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Is Your Child Ready for Middle School?
< School Success

Is Your Child Ready for Middle School?

How is Middle School Different?
  • Middle schools usually start in grade six (but can start in fifth grade) and go through grade eight (as opposed to junior high, which starts in grade seven and goes through grade eight or nine).
  • Middle school routines, schoolwork, campus, teachers, friends and fellow students are usually very new. With peer pressure and academic demands, this new world can be overwhelming.
  • Middle school students experience a number of physical, emotional and mental changes as well. Your child will experience fluctuating emotions and motivation levels.
  • Middle school students need more space and independence to discover new interests and build skills and knowledge, but they also need continued support and guidance from parents.
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How Can I Help My Child Transition to Middle School?

You can help your child make this transition by:

  • Attending an open house.

Help your child become familiar with his or her new building, classrooms and lockers.

  • Meeting with your child's school guidance counselor.

Ask the counselor's advice on how to help your child transition into his or her new school.

  • Exposing your child to a broad range of experiences

and programs.

Help him or her explore new interests (in school, community involvement and sports) and start to consider future plans.

  • Setting ground rules for your child.

Make sure your child knows what time to get up, when to be ready for school, and when to do homework. Also let your child know that he or she is expected to do his or her best in school.

  • Helping your child get organized.

Help your child learn good study habits such as doing homework at a certain time, talking about assignments, writing assignments in a calendar, going to the library, and cleaning out his or her backpack.

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How Can I Keep My Child Motivated?

You can help your child do his or her best in school or outside activities by:

  • Showing love.

Provide support and encourage your child to develop his or her interests.

  • Teaching responsibility.

Encourage your child to be responsible for chores, completing homework assignments, taking on community activities, and acknowledging good and bad decisions that he or she has made.

  • Being a role model.

Show that you value education and exhibit the values and behavior you hope your child will develop.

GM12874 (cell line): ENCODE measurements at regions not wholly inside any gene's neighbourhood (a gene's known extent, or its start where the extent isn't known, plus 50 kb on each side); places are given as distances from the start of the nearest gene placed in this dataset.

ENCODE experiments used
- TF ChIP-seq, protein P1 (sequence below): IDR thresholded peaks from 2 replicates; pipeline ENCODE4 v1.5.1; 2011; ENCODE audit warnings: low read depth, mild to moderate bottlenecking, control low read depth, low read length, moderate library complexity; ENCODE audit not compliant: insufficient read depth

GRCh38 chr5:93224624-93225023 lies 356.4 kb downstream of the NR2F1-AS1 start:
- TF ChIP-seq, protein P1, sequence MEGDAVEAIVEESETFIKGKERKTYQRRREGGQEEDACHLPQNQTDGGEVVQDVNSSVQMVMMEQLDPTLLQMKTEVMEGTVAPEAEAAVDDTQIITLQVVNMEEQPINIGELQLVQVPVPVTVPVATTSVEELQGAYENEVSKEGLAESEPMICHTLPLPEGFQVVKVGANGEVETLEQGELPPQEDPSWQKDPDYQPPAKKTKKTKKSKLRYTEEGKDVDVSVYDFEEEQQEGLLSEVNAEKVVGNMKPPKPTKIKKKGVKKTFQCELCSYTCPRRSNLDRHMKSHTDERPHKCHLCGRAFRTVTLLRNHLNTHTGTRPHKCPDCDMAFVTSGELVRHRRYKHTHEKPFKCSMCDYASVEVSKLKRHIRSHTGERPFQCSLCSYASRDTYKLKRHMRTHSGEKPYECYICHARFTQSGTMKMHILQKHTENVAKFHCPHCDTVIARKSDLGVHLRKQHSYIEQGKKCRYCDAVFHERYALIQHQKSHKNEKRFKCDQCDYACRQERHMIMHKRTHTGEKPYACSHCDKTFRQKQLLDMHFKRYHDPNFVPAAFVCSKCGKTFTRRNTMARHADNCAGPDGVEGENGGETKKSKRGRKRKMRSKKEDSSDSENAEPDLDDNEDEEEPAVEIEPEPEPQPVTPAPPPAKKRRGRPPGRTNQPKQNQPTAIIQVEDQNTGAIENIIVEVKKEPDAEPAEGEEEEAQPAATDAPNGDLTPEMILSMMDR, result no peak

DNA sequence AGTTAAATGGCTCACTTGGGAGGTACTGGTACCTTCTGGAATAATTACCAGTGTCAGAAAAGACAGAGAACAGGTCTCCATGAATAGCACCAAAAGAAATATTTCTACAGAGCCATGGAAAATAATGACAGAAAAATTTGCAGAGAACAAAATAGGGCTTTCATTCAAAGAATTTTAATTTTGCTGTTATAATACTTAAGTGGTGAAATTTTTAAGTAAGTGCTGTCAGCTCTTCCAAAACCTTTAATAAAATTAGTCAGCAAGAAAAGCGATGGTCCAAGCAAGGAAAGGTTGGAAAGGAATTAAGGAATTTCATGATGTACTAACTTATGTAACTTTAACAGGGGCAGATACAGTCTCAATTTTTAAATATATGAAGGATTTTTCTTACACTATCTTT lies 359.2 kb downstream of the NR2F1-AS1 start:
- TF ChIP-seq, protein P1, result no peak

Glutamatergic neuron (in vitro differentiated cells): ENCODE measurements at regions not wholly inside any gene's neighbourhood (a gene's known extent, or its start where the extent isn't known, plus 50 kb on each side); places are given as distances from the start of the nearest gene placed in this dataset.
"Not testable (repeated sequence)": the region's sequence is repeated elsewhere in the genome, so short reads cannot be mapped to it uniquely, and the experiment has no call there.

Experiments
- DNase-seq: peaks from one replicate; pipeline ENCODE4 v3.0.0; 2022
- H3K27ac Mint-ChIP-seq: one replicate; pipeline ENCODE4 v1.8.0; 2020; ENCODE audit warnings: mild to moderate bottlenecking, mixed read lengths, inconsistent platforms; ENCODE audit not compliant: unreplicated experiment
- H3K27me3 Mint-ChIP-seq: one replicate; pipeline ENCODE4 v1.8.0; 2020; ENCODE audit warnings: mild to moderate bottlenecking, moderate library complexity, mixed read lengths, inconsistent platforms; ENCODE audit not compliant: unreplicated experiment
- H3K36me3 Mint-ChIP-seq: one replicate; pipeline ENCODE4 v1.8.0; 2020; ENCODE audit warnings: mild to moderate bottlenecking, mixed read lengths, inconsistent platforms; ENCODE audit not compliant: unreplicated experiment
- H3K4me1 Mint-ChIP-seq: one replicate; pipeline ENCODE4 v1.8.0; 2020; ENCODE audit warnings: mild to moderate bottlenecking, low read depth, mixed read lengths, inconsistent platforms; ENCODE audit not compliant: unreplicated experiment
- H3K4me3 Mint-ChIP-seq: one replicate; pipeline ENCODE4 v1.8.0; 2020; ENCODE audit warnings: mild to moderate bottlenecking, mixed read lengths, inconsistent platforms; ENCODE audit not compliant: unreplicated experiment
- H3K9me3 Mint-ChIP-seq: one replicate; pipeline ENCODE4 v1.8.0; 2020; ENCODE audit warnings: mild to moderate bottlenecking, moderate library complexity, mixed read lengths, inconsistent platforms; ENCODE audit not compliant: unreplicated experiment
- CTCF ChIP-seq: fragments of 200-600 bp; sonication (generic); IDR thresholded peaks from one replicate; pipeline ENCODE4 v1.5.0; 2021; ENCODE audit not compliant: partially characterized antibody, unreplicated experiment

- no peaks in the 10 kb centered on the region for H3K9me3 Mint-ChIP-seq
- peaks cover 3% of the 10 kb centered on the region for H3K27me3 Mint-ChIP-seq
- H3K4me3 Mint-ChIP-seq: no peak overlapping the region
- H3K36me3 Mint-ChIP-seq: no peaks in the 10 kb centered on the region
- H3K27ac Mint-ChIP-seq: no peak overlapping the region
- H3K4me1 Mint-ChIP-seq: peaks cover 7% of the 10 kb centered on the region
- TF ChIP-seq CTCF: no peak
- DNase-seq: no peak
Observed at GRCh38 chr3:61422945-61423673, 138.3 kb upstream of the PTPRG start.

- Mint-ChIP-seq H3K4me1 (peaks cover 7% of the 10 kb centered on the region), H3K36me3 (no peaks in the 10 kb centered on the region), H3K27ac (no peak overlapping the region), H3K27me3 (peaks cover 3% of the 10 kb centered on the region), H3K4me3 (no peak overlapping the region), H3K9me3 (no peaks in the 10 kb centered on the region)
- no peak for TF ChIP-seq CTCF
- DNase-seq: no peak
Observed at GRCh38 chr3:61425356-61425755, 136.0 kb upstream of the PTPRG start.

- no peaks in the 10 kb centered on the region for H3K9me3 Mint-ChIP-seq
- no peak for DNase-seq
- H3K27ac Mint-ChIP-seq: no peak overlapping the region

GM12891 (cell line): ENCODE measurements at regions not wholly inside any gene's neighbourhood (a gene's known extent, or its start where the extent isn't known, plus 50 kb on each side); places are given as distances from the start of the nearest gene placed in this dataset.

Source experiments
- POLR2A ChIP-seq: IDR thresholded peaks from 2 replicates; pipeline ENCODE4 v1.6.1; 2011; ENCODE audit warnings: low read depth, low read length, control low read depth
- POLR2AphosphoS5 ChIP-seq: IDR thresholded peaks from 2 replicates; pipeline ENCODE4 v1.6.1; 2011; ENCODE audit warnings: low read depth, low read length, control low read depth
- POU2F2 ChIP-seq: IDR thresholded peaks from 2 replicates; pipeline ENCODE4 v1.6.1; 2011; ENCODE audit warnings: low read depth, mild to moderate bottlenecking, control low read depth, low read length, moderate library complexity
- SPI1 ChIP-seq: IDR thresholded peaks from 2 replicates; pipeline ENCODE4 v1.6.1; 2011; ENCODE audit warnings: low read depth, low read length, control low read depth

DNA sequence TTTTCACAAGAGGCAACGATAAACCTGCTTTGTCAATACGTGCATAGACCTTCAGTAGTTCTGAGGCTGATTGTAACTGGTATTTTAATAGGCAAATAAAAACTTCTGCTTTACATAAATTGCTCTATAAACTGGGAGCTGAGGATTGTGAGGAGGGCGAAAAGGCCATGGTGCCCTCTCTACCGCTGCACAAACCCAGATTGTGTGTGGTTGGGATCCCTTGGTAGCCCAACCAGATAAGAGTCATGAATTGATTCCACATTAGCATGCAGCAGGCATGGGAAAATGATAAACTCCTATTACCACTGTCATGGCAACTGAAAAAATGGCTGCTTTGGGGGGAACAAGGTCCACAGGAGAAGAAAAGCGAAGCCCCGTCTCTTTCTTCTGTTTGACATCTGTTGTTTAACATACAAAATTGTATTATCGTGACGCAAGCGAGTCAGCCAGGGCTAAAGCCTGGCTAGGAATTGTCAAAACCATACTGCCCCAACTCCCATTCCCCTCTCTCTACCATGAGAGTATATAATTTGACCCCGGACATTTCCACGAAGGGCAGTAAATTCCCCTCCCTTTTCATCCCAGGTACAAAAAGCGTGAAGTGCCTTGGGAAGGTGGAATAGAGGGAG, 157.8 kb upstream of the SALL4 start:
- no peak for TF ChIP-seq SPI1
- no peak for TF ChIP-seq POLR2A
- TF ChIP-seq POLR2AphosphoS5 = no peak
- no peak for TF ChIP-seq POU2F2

• Providing your child with a range of experiences.

A range of experiences in sports, music, volunteer activities, travel, etc., will allow your child to discover and develop his or her strengths.

  • Setting limits.

Discuss what TV shows, movies and video games are appropriate for your child to watch or play. Know what music your child listens to and which magazines he or she reads. Be aware of your child's activities and friendships.

  • Talking to your child.

Talk to your child about his or her day, activities, schoolwork, friends and interests. Listen to your child and discuss the subjects that are important to him or her, even if those subjects do not seem important to you.

  • Being aware of potential issues.

Know and understand the problems and pressures your child may face, such as drug use, depression, eating disorders and poor school performance.

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How Can I Stay Involved?

You will need to give your child more independence in his or her early teens, but it is still important for you to remain involved and interested in his or her after-school activities.

  • Learn about your child's school.

Ask your child's principal or school guidance counselor for a parent handbook or manual. Ask what classes the middle school offers and what classes your child will need to take in middle school and high school.

  • Keep in touch with your child's school and teachers.

Attend parent-teacher conferences, read school newsletters and stay in regular communication with your child's teachers. Maintain communication by phone or email if possible.

  • Attend school events.

Go to sports events and concerts, PTA meetings, back-to-school nights and awards events to keep up with school activities and your child's interests and hobbies.

  • Volunteer in your child's school.

Look for ways to help out at your child's school, such as serving on school committees, making phone calls, assisting your child's teachers, or acting as a parent chaperone.

  • Stay aware of your child's homework and school demands.

It is important for you to keep track of your child's homework load and deadlines. However, do not do homework for your child. Encourage your child to do his or her best work on homework assignments.

  • Monitor your child's progress.

Be aware of your child's progress on schoolwork, tests and grades so you can address any potential problems or issues before they become larger.

  • Remember your child's next transition - to high school.

Make sure that your child is aware of the classes and programs he or she will need to take in middle school to prepare for high school and beyond.

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For more information:
  • Helping Your Child Through Early Adolescence (U.S. Department of Education, 2002)
  • Helping Your Child with Homework (U.S. Department of Education, 1995, revised 2002)
  • National Middle School Association
  • Family Education Network
  • Tips for Parents on Keeping Children Drug Free